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    Quote Originally Posted by coldweatherfan View Post
    I do similar, I combine smoking and sous vide all the time. I will put a butt on my egg for 3-4 hours to get a good smoke ring. Then I pull it off, vac seal it, and sous vide at 150. Throw some flame at the end for a hot char. Juiciest pork butt you've ever had.
    I'm sure it is super juicy. I'd be open to giving it a try that way but I'd have to get a good sear on it at the end or my better half would consider it a disappointment lol. She's all about the crispy skin/fat cap that comes from the long time in the kamado when it comes to pork shoulders/butts. I would love it either way though.

    Sous vide works great for a lot of things, its probably the best way there is to cook a thick ribeye, strip or filet. Take it out of the bath and give it a good sear and you're gonna have as good of a steak as can be cooked. I've noticed that a lot of restaurants are starting to use sous vide quite regularly. The one she manages just remodeled their kitchen and added several sous vide stations. As soon as I tried a few things that were cooked that way I could notice the difference in tenderness/juiciness.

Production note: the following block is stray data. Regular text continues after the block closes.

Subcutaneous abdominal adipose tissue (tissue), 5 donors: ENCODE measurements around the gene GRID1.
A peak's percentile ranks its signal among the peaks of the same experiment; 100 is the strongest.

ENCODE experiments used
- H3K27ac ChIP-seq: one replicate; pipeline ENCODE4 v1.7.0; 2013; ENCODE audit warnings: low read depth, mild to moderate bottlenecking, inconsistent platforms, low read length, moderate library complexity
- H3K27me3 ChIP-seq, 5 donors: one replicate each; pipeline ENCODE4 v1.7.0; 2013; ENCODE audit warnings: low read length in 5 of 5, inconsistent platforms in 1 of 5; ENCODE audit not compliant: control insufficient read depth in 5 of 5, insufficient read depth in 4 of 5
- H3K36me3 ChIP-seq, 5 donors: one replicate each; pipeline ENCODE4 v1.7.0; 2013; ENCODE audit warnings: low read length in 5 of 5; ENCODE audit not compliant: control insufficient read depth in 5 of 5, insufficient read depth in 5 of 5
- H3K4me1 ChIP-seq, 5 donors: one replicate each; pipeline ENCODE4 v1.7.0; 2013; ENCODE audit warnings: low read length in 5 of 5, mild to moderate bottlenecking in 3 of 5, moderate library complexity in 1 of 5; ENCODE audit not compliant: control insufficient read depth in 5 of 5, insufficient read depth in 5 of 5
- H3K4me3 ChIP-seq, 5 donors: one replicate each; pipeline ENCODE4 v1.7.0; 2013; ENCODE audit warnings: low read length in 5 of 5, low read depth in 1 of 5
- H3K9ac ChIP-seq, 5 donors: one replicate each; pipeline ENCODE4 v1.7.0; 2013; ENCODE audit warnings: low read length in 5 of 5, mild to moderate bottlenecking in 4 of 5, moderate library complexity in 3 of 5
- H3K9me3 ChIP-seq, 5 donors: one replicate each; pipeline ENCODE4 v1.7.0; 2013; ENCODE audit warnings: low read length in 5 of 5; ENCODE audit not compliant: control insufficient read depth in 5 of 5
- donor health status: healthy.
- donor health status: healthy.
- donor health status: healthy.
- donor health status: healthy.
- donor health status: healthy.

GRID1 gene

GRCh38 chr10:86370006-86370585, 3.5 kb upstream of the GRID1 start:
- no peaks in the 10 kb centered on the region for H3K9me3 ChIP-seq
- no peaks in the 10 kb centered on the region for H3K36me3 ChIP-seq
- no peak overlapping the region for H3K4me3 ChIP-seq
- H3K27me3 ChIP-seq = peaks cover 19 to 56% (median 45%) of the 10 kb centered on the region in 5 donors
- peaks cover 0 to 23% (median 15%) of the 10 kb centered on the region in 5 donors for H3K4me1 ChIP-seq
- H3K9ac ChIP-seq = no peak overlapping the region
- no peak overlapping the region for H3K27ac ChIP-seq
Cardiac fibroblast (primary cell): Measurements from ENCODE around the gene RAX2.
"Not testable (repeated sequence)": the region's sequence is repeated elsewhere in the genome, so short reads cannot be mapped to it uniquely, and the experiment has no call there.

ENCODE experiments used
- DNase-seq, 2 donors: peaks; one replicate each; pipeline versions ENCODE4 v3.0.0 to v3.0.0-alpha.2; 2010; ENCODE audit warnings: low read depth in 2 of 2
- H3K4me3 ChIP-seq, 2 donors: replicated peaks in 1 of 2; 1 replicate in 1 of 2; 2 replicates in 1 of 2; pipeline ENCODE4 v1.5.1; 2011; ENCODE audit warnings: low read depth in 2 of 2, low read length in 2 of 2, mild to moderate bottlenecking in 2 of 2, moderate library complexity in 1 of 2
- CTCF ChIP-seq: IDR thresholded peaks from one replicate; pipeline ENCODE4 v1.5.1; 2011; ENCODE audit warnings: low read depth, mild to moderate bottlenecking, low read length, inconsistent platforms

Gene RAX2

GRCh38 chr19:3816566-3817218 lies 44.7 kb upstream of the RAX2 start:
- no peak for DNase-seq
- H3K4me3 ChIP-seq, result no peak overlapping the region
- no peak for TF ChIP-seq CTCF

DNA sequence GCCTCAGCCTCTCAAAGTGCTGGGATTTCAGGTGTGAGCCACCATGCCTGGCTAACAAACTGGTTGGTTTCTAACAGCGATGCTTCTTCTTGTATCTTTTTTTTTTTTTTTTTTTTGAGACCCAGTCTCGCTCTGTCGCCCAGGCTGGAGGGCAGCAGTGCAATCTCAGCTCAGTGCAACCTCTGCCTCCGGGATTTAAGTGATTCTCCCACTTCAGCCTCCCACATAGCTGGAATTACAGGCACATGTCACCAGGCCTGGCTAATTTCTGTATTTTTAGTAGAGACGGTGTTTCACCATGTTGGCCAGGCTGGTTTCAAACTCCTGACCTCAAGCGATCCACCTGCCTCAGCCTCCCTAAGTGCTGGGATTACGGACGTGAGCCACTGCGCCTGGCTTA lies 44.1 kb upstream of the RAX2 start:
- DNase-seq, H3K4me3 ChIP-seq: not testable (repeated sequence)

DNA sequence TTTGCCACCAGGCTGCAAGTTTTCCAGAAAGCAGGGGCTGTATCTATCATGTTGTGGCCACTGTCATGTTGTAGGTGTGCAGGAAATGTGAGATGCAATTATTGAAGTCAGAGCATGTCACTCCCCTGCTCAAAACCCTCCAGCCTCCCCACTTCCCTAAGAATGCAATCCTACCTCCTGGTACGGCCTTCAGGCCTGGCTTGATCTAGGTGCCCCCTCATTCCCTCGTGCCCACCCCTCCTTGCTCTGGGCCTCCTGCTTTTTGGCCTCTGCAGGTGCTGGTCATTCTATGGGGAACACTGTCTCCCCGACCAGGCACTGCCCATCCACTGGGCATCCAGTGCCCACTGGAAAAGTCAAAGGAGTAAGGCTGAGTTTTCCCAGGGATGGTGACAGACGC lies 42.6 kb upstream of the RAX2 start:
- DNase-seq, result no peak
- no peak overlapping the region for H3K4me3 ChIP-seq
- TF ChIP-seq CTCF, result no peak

10. #25
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    Quote Originally Posted by JDEaston View Post
    I'm sure it is super juicy. I'd be open to giving it a try that way but I'd have to get a good sear on it at the end or my better half would consider it a disappointment lol. She's all about the crispy skin/fat cap that comes from the long time in the kamado when it comes to pork shoulders/butts. I would love it either way though.

    Sous vide works great for a lot of things, its probably the best way there is to cook a thick ribeye, strip or filet. Take it out of the bath and give it a good sear and you're gonna have as good of a steak as can be cooked. I've noticed that a lot of restaurants are starting to use sous vide quite regularly. The one she manages just remodeled their kitchen and added several sous vide stations. As soon as I tried a few things that were cooked that way I could notice the difference in tenderness/juiciness.